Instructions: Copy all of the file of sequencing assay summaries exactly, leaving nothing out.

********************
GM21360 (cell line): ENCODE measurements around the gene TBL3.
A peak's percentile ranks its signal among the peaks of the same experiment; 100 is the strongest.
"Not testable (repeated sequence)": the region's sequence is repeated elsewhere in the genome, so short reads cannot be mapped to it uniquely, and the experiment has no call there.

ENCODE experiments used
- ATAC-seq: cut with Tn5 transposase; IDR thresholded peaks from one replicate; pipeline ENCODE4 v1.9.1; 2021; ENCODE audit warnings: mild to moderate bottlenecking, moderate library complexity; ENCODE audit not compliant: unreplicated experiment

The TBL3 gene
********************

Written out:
GM21360 (cell line): ENCODE measurements around the gene TBL3.
A peak's percentile ranks its signal among the peaks of the same experiment; 100 is the strongest.
"Not testable (repeated sequence)": the region's sequence is repeated elsewhere in the genome, so short reads cannot be mapped to it uniquely, and the experiment has no call there.

ENCODE experiments used
- ATAC-seq: cut with Tn5 transposase; IDR thresholded peaks from one replicate; pipeline ENCODE4 v1.9.1; 2021; ENCODE audit warnings: mild to moderate bottlenecking, moderate library complexity; ENCODE audit not compliant: unreplicated experiment

The TBL3 gene